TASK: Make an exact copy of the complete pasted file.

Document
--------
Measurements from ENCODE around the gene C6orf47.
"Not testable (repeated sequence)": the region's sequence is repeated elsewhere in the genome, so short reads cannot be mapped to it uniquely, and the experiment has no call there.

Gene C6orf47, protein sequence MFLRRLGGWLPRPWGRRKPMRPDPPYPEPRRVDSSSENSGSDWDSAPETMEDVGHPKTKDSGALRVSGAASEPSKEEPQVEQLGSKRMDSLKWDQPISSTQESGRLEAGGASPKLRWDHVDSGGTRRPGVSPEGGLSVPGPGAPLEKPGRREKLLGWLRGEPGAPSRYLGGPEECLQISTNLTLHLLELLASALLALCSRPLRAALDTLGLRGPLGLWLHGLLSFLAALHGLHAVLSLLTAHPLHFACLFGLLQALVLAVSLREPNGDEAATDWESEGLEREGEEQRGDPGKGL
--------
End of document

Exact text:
Measurements from ENCODE around the gene C6orf47.
"Not testable (repeated sequence)": the region's sequence is repeated elsewhere in the genome, so short reads cannot be mapped to it uniquely, and the experiment has no call there.

Gene C6orf47, protein sequence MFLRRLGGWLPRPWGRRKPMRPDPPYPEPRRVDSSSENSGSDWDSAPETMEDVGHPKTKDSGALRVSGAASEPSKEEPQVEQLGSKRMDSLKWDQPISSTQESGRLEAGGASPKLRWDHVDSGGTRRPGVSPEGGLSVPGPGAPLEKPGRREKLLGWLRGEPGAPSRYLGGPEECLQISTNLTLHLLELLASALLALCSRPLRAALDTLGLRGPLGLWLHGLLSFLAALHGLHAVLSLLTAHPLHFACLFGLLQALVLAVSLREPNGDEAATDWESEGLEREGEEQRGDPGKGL